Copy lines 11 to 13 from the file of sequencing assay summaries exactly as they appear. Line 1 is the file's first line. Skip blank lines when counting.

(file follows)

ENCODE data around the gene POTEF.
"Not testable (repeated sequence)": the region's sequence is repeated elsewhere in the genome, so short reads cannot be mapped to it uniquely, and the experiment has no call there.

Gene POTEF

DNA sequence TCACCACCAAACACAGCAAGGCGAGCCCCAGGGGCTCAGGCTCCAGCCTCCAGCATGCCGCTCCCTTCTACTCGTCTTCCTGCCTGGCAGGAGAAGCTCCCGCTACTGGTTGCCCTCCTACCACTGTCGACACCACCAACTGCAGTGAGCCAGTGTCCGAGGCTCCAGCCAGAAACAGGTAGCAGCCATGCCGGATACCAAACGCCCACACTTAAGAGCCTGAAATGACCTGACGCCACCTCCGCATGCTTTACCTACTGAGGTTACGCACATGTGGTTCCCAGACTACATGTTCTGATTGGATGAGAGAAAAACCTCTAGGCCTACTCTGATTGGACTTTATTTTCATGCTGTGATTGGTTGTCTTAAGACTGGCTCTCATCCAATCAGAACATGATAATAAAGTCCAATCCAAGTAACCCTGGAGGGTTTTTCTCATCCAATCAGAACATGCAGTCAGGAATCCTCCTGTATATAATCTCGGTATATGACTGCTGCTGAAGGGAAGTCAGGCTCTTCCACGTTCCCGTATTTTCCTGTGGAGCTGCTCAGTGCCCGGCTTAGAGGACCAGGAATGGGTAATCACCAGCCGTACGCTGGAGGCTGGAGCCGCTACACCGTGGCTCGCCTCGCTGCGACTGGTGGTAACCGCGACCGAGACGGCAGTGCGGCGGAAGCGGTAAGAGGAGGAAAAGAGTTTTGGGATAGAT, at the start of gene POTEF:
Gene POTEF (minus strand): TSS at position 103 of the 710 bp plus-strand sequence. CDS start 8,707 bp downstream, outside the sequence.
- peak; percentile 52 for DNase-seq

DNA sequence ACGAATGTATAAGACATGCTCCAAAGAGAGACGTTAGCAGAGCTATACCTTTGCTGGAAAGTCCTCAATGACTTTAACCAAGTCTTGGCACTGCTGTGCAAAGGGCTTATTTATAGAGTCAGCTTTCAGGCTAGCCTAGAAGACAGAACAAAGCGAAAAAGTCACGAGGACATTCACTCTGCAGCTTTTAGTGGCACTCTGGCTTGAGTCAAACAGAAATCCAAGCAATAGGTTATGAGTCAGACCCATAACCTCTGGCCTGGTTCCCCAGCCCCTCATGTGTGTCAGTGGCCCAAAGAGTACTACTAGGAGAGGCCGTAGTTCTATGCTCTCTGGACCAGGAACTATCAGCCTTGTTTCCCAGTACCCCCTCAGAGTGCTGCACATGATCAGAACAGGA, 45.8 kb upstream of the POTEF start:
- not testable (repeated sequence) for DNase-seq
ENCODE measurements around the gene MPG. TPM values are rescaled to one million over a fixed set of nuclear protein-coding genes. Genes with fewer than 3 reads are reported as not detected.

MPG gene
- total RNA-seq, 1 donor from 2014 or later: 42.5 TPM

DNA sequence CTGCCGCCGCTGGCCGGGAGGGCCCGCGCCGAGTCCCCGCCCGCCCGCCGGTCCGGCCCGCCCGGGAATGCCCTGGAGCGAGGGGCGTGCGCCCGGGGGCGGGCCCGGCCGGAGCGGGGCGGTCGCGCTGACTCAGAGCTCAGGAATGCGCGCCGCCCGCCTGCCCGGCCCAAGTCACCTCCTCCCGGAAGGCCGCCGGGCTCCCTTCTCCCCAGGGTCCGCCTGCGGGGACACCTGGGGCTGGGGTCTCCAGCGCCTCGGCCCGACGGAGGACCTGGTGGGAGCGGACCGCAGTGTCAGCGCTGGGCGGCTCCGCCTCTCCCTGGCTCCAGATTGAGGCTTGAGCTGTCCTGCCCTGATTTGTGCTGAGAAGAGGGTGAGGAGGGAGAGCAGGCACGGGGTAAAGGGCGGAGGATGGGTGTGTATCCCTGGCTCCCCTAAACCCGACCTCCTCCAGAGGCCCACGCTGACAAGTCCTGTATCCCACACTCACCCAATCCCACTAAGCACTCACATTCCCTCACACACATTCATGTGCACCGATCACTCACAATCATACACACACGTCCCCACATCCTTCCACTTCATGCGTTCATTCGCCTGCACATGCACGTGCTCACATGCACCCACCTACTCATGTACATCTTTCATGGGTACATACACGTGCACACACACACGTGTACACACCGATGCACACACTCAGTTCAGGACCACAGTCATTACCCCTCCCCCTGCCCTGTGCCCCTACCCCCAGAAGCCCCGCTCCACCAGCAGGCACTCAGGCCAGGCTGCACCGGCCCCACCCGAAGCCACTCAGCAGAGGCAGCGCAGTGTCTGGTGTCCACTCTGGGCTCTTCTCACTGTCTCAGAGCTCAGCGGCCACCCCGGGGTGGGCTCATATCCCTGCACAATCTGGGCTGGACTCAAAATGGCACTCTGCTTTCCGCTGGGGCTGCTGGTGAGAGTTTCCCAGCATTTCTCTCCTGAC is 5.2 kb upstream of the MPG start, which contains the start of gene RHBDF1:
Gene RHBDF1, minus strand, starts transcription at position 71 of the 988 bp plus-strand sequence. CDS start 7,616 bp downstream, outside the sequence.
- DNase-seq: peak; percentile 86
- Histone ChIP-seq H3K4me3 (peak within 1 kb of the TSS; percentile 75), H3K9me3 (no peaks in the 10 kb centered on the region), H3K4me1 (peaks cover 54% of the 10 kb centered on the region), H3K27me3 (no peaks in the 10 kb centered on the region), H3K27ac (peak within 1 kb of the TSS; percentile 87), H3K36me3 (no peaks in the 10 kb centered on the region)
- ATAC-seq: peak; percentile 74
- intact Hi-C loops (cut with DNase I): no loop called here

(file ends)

- total RNA-seq, 1 donor from 2014 or later: 42.5 TPM

DNA sequence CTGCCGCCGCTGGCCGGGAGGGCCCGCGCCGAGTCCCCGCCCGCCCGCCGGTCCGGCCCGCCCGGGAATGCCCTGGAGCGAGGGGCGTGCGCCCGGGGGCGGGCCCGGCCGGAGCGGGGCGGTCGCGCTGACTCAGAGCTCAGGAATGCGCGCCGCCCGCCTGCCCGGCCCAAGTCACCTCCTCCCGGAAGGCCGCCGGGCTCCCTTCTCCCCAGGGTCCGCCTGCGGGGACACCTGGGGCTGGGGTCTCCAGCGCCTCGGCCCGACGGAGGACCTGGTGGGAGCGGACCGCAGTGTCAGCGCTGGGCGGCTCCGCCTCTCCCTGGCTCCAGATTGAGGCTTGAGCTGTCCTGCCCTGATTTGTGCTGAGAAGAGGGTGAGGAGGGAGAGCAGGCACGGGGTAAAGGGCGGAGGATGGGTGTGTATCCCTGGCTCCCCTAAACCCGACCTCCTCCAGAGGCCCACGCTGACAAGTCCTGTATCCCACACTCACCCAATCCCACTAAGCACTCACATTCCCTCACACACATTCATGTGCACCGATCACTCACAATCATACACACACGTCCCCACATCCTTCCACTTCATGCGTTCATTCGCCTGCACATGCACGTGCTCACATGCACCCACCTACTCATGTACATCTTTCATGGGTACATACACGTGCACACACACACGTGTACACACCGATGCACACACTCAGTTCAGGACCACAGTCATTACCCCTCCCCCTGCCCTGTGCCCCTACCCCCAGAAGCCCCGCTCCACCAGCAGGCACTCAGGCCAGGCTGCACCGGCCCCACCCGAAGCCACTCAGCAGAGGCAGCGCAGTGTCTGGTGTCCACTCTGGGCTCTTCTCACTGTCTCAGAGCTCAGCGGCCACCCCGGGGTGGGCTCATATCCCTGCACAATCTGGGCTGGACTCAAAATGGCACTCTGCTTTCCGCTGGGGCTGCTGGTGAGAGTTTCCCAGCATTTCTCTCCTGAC is 5.2 kb upstream of the MPG start, which contains the start of gene RHBDF1:
Gene RHBDF1, minus strand, starts transcription at position 71 of the 988 bp plus-strand sequence. CDS start 7,616 bp downstream, outside the sequence.